Appeals court upholds whistleblower precedent in complex but consequential case for feds

A federal appeals court has overturned a ruling from a Merit Systems Protection Board administration judge — part of a complex case that involved multiple agencies and could have upended years of whistleblower precedent for federal employees.

In its ruling last week, the U.S. Court of Appeals agreed with both the Office of Special Counsel — and ultimately the MSPB itself — that an administrative judge improperly ignored certain protected disclosures under federal whistleblower law when considering a case from an employee at the Department of Veterans Affairs.

Had the outcome gone differently, the case could have had potentially precedential consequences for federal employees, according to OSC, which filed an amicus brief on behalf of the VA employee last summer.

OSC at the time said the board’s original decision left “federal employees uncertain about their individual right of action appeal rights under civil service laws and vulnerable to retaliation explicitly prohibited by the statute.”

The details of the case involved Dr. Debra Tao, a pharmacist who had worked for roughly 30 years at the Department of Veterans Affairs.

Tao said the agency suspended and proposed firing her in retaliation for making several protected disclosures under federal whistleblower law — and for her role in disclosing information to OSC, filing a complaint with VA’s still-relatively-new Office of Accountability and Whistleblower Protection, filing an unfair labor practice complaint with the Federal Labor Relations Authority and for testifying in coworkers’ MSPB and equal employment opportunity proceedings.

She filed a complaint with OSC back in 2018. OSC closed its inquiry and suggested Tao seek corrective actions by filing an appeal with an MSPB administrative judge, which she did later in 2018.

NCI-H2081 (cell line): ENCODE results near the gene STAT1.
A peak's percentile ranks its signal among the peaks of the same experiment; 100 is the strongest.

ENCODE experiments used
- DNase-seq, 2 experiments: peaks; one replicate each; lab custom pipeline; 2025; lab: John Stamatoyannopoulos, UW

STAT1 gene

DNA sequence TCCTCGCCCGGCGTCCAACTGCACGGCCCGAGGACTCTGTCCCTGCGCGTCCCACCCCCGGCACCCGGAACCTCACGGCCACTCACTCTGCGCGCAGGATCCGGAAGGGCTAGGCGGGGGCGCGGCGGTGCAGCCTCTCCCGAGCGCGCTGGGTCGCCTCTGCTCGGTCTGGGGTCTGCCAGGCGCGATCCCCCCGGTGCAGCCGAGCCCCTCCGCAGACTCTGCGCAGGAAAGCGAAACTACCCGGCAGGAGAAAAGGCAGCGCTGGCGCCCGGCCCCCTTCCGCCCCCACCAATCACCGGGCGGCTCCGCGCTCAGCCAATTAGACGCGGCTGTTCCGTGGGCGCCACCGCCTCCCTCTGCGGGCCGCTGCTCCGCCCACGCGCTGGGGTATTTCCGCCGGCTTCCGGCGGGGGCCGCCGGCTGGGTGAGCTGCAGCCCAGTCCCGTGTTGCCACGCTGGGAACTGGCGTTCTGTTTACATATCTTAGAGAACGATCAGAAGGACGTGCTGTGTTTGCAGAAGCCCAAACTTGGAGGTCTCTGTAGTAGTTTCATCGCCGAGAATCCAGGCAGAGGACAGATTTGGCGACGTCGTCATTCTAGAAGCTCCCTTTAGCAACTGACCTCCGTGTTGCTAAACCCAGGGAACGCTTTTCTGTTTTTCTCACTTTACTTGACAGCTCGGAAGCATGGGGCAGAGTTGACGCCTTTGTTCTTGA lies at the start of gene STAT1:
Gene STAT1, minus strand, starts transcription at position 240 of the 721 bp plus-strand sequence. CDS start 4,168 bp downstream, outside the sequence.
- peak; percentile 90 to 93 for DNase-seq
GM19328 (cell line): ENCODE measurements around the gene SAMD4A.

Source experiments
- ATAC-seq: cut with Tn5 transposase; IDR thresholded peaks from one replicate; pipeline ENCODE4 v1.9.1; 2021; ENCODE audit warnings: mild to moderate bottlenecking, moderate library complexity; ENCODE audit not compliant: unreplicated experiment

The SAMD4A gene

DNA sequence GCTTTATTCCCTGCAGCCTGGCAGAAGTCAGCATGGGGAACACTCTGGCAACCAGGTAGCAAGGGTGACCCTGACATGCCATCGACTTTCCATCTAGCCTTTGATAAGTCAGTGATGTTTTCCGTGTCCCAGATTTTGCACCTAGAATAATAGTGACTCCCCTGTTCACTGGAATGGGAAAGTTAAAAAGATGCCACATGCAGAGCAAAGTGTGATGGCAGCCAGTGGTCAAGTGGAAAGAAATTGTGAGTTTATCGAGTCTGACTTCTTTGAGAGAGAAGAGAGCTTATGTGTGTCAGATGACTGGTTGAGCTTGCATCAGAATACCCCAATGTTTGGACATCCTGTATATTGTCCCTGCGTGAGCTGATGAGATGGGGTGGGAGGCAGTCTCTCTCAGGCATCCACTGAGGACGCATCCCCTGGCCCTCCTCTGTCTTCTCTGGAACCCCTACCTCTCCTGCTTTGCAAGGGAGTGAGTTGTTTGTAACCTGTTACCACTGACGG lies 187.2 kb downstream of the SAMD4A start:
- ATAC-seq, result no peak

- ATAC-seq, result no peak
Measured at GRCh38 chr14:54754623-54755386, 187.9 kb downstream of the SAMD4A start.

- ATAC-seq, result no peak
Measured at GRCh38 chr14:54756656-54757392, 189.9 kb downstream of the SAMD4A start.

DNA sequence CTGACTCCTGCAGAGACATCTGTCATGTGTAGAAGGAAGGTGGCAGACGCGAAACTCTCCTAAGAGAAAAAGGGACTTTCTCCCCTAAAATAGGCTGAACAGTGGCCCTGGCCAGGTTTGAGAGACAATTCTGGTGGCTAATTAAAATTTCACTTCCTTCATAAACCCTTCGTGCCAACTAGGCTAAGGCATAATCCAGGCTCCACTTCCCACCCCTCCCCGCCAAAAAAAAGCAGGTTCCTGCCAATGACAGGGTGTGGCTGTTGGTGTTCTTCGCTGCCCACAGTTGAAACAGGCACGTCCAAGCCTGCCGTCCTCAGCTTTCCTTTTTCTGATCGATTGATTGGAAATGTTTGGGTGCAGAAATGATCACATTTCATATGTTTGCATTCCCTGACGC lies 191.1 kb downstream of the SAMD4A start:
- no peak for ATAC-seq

Tao raised a total of 16 actions with the MSPB, and the administrative judge addressed seven of them. The judge ultimately dismissed the case, arguing it didn’t have jurisdiction to address Tao’s appeal because she hadn’t effectively proved that she had made reasonable protected disclosures under part of the Whistleblower Protection Act.

The judge’s decision became final last spring, and Tao appealed the MSPB decision with the U.S. Court of Appeals for the Federal Circuit.

Under the Whistleblower Protection Act, federal employees can seek corrective action from the MSPB for any personnel action they believe was taken in retaliation for both disclosing acts of waste, fraud and abuse — and for “exercising a right to complain.”

In its amicus brief, OSC said the MSPB administrative judge “committed reversible error” by failing to recognize Tao’s complaints to the special counsel, a U.S. senator and others as “protected disclosures” under federal whistleblower law.

The judge’s initial legal analysis, OSC said, contradicted longstanding whistleblower laws and bucked with Congress’ intent to give federal employees broad appeal rights against retaliation for both making whistleblower disclosures and for participating in certain whistleblowing activities.

MSPB ultimately agreed and conceded its administrative judge had erred with respect to five of Tao’s 16 actions.

The federal court of appeals agreed as well, and, given the magnitude of the administrative judge’s errors, ordered a new MSPB judge for Tao’s case.

Under more usual circumstances, Tao could have asked the full board to review the initial decision from the MSPB administration judge.

But the board has lacked a quorum for more than four years and hasn’t had a single member for the last two, meaning there’s no one available to rule on petitions for review.

Rather than wait for the Senate to restore a quorum at the board, attorneys have said they’ve seen more employees like Tao take their cases to the federal appeals court.

As of the end of April, there are 3,241 petitions for review awaiting action from the board, according to MSPB data.

The Biden administration has taken an initial step to restore a quorum at the board. President Joe Biden nominated Cathy Harris, an employment attorney and co-manager at the Kator, Parks, Weiser & Harris law firm, as MSPB chairman.

But the MSPB needs at least two members to restore a quorum and three to fill the board, and Biden hasn’t yet appointed additional members to those seats.

While the MSPB and its administrative judges have been issuing decisions and agency attorneys have been hard at work preparing for the eventual restoration of a quorum, the historic situation has prompted Congress and good government groups to pursue alternative legal options beyond the board for federal employees.

House Oversight and Reform Committee Chairman Carolyn Maloney (D-N.Y.) introduced a bill last week that would give federal employees facing whistleblower retaliation another avenue to pursue their cases.

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